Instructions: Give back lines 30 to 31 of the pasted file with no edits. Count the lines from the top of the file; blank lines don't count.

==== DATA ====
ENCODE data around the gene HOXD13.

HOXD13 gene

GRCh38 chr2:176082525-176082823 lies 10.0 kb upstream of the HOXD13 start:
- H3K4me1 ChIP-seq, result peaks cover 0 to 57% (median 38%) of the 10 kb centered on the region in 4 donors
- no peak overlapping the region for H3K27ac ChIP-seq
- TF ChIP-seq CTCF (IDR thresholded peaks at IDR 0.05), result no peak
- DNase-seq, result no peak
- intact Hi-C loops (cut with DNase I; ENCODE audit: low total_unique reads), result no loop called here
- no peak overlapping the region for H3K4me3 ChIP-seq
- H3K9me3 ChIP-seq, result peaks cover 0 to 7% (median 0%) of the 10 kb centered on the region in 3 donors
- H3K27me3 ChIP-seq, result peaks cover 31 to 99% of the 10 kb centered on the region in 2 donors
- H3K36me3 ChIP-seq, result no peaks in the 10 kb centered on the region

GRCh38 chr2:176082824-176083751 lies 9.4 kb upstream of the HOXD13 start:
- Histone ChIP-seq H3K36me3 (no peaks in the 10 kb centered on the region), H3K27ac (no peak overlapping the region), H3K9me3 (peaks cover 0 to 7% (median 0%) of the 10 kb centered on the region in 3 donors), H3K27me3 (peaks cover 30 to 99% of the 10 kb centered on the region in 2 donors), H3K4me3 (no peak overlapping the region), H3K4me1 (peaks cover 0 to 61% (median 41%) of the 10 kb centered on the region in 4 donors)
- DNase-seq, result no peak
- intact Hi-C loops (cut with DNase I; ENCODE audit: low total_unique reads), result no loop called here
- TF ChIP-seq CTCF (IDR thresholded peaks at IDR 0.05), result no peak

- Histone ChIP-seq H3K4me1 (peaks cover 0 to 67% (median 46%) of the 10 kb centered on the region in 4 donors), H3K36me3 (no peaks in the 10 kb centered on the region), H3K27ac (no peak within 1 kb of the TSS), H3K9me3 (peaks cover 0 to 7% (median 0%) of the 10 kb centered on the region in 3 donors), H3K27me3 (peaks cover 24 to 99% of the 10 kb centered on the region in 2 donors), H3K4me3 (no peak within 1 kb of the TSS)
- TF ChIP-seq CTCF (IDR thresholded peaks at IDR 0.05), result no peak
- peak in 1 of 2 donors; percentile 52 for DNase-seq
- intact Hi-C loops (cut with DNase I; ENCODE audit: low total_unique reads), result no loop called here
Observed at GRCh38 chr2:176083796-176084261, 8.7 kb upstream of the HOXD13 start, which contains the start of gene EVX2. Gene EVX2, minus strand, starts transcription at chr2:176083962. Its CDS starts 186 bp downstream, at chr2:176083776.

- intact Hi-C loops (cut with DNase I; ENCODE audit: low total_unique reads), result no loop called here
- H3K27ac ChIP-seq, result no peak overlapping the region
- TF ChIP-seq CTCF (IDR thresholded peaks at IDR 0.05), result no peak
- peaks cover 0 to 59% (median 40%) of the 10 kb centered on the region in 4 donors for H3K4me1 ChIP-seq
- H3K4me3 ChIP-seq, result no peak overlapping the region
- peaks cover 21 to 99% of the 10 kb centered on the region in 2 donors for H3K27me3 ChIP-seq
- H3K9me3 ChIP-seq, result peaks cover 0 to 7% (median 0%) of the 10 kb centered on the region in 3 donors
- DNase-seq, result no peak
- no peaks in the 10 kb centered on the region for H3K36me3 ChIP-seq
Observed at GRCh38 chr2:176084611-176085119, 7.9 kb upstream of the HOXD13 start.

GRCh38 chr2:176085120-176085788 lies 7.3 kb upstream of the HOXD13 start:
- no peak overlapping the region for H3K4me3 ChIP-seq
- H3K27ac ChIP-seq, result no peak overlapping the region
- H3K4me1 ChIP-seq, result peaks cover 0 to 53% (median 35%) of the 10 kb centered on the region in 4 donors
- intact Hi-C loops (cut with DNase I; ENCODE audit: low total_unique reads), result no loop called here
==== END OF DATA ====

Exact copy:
- DNase-seq, result no peak
- no peaks in the 10 kb centered on the region for H3K36me3 ChIP-seq